‘Elemental Education’ Inspires Extraordinary Giving
If you trace the history of gold, you’ll discover it was revered by many cultures across almost every continent. Its cosmic origins are still a mystery but the symbolism of gold endures: it is the emblem of the extraordinary. It’s no wonder, then, that Dr. Bruce ’71 and Susan ’70 Worster are among UC Santa Barbara’s Gold Circle Society members – their generosity and hard-working ethos render them as rare as this precious metal.
Together, the Worsters’ investments have broadly impacted the university. In 2000, they established The Worster Endowed Chair in Experimental Physics and in 2004, they endowed the Susan and Bruce Worster Dean of Science Chair. They also support women in engineering and the sciences; students studying physics and ecology, evolution and marine biology (EEMB); and Arts & Lectures. Science, in particular, holds a special place in Susan’s heart:
“I went with what I loved,” says Susan, who majored in environmental biology. “[Back then], I washed a lot of test tubes,” she laughs.
Bruce shares a love of science with his wife, and says the couple’s interests have broadened over time. They enjoy flying airplanes, spending time with family, collecting photography, and working on their new home in Santa Barbara. This complements the Worsters’ increased engagement with UCSB, which has expanded into substantial leadership roles: Susan is a UCSB Foundation Trustee and the couple serves on the Dean of Science Cabinet.
“What impresses me most about [the Worsters],” says Dean of Science Pierre Wiltzius, “is their enthusiasm and dedication to UC Santa Barbara as a thriving community of scholars. More than just trusted advisors, they are gracious and generous hosts whose unwavering commitment to science education has truly made an indelible impact on this campus.”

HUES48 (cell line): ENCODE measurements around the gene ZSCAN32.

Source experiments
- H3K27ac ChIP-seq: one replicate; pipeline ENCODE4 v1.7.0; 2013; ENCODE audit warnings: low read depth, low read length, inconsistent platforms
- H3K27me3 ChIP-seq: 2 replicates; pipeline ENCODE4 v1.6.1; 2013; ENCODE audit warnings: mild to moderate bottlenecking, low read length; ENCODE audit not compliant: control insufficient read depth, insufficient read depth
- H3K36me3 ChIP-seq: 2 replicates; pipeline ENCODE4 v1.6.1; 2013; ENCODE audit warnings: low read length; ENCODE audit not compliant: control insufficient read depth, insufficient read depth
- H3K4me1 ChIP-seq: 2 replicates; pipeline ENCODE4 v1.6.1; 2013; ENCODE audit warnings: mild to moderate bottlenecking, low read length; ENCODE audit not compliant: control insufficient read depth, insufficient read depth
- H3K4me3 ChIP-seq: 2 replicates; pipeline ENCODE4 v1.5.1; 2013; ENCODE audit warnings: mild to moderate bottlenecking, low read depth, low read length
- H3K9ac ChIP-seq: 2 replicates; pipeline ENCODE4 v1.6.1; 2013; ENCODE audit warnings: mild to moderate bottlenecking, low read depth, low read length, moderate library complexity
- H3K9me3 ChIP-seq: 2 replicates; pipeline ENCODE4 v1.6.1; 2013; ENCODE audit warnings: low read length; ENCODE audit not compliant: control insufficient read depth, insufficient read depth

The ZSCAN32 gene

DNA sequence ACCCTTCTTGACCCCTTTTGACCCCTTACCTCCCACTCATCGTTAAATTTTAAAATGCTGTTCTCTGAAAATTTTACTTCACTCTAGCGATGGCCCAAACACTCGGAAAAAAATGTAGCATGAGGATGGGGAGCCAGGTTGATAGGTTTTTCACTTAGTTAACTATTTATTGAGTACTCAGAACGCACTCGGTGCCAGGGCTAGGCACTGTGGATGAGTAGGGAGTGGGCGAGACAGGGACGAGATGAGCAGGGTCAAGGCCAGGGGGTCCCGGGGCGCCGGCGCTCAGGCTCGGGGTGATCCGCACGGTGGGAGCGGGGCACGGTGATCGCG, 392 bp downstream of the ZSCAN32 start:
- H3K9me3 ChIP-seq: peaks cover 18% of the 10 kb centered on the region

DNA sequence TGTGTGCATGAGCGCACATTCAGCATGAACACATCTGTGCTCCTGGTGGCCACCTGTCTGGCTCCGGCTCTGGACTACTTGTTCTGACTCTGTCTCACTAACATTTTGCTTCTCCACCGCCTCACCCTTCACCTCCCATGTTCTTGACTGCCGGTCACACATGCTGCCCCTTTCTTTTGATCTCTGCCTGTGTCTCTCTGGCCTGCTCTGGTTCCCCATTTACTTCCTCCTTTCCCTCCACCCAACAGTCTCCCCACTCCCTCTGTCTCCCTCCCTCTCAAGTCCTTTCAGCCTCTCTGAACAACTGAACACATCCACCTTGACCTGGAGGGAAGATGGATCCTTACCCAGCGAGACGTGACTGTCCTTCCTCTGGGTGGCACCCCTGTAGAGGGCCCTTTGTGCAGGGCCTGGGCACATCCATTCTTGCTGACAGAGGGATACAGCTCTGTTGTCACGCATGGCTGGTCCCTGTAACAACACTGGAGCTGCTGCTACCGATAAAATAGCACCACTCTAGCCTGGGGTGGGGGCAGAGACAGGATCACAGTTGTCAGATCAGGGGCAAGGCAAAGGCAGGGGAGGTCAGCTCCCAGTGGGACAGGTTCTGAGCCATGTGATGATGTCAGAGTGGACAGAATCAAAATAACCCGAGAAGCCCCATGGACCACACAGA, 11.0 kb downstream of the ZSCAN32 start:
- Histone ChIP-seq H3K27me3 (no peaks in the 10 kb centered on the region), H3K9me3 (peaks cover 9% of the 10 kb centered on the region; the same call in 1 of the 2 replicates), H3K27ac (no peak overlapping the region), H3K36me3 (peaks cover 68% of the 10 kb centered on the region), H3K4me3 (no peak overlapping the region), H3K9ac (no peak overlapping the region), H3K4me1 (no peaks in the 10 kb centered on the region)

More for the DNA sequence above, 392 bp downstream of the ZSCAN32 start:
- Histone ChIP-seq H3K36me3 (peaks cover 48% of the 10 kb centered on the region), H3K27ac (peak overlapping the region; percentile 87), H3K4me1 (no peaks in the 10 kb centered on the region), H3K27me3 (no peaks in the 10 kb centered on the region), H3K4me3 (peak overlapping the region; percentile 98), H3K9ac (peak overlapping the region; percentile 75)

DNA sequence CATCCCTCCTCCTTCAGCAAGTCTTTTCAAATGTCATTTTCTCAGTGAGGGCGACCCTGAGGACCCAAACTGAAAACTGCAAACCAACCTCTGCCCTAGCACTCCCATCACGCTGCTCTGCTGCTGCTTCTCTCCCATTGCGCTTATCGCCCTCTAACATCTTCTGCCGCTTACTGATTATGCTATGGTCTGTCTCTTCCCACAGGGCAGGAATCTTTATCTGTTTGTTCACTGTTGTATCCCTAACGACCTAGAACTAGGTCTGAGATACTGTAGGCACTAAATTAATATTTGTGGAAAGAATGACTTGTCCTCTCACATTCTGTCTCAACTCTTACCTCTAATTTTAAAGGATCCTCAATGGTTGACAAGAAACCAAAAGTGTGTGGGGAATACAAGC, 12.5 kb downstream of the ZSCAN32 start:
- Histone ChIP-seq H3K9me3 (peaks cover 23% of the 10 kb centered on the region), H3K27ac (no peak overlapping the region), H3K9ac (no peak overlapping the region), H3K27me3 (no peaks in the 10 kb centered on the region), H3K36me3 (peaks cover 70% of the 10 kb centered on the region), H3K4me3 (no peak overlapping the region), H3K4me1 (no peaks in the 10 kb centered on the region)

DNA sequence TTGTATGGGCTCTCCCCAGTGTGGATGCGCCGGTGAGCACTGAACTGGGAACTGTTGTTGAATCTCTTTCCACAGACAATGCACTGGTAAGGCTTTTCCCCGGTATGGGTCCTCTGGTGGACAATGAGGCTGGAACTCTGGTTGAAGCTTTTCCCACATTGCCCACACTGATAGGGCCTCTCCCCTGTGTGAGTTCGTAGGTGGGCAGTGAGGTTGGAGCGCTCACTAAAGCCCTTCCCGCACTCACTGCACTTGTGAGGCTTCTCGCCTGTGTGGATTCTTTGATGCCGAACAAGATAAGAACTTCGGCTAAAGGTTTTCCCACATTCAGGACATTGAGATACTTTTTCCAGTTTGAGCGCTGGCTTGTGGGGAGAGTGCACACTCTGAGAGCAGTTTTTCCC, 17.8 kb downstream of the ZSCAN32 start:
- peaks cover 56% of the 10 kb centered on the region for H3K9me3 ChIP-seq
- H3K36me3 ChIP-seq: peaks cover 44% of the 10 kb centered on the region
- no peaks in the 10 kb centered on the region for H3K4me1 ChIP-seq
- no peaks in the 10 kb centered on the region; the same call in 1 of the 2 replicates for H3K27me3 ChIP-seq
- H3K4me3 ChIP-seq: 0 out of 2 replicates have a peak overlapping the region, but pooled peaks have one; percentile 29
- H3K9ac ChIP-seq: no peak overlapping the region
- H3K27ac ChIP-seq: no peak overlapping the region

That impact is a big one, as Wiltzius can attest. He is holder of the Susan and Bruce Worster Dean of Science chair, supplied with annual unrestricted funds from the Worsters. This allows him to address the areas of greatest need within the division of sciences. Indeed, the Worsters' generosity is made visible by their volunteerism and contributions. “The give-back mentality is very enriching for us,” reflects Susan.
“It’s an obligation in our minds to give back,” adds Bruce. “We both point to our successes at UCSB. Our education is elemental to us.”
“Elemental” is one way to describe the Worsters’ education. Bruce holds a BS from Harvey Mudd College, an MBA from Santa Clara University and a physics doctorate from UCSB. Susan graduated with a bachelor of science degree from UCSB, then went on to pursue her master’s degree in business administration – something she accomplished while raising their children and taking night courses.
Brian and Sara, the Worster children, also share a love of learning with their parents. They graduated from Occidental College and Wellesley College, respectively. Indeed, the Worsters have transformed higher education into a veritable pastime – and its value cannot be overlooked.
“In my generation, high school counselors advised [women] to become either a nurse, a secretary or a school teacher,” says Susan. This confounded her sense of opportunity, especially having grown up with five younger brothers. After all, “if they could do it, [she] could do it!”
Susan’s academic ascent saw fewer women at the top, and this deeply impacted her sense of equality. She witnessed the struggle women had to endure. Consequently the Worsters feel passionately about supporting women in the sciences. “It’s nice to see women encourage other women,” says Susan.
Not surprisingly, the Worsters keep themselves busy in Santa Barbara. Their intelligence and kindness make them a delightful pair, and they remain at the forefront of UCSB leadership. Never ones to laze about, the Worsters exemplify all that is gold.